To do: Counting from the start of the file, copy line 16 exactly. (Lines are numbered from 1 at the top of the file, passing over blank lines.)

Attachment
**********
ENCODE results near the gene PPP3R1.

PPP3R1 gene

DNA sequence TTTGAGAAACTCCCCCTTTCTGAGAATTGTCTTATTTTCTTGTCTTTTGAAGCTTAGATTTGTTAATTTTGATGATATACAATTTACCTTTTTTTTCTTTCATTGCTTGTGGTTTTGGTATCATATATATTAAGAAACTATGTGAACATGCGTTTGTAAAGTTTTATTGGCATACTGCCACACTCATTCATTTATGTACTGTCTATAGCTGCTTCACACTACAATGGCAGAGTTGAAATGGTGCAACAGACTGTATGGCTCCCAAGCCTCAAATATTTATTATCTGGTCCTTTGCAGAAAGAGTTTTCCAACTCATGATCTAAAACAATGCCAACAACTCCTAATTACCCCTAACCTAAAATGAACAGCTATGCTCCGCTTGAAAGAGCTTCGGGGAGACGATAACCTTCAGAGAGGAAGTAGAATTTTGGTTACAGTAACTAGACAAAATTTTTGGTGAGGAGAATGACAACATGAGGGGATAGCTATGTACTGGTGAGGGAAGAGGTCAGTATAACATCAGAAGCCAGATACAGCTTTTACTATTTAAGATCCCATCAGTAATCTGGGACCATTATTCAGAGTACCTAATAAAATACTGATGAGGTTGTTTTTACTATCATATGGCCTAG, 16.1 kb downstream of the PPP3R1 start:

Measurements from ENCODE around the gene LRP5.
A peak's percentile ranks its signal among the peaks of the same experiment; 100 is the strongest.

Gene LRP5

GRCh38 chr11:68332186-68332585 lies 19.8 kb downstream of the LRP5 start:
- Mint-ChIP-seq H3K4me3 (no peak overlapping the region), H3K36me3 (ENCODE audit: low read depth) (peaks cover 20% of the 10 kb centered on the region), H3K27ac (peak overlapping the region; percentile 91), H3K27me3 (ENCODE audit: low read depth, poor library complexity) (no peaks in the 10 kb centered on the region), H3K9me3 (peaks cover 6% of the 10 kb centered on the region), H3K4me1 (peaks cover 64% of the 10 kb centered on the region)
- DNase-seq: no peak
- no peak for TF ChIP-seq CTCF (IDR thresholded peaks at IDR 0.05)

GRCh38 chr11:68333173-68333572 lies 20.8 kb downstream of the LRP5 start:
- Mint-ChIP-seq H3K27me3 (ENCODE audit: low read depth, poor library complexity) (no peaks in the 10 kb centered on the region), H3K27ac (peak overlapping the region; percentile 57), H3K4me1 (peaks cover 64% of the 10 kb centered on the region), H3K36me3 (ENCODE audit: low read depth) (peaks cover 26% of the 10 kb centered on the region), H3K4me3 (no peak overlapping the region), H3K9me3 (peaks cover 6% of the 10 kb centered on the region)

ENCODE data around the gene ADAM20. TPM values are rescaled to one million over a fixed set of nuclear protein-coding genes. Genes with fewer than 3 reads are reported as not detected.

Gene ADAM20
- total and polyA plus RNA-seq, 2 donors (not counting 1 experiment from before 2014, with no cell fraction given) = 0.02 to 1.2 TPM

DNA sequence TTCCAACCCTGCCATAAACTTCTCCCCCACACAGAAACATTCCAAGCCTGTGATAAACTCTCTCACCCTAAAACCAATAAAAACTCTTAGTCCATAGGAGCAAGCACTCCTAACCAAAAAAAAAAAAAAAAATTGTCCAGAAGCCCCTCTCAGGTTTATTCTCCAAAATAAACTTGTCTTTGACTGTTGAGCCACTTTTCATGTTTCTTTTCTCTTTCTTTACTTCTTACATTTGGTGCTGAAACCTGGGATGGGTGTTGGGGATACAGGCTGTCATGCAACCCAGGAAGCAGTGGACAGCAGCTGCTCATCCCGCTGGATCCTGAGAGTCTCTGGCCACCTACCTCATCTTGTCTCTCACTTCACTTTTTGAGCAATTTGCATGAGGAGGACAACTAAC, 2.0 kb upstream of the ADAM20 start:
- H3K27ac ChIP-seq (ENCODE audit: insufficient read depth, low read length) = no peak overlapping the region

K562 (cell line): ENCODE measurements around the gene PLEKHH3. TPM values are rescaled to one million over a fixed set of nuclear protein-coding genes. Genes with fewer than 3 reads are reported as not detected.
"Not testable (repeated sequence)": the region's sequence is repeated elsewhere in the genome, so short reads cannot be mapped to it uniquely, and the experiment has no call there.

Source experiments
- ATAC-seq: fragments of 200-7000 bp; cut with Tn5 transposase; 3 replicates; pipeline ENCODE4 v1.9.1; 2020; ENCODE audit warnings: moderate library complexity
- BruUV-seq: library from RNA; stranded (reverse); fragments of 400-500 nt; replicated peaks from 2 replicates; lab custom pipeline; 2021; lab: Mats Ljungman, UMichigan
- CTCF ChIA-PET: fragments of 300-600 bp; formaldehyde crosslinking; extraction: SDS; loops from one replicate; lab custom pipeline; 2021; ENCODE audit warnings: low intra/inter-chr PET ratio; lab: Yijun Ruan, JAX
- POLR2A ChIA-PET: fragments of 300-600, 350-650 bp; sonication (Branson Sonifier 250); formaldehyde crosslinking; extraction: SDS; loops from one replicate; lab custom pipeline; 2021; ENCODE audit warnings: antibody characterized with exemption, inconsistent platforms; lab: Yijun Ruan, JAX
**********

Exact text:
DNA sequence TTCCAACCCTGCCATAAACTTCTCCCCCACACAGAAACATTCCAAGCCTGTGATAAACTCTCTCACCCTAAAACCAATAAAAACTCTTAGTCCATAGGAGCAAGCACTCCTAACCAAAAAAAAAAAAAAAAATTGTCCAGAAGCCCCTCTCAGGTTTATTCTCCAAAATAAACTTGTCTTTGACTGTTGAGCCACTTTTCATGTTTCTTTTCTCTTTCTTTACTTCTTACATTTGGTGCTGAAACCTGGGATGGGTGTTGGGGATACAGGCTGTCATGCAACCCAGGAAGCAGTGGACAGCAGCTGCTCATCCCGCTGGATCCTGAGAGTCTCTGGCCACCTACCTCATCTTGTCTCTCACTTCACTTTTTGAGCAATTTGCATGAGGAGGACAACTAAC, 2.0 kb upstream of the ADAM20 start: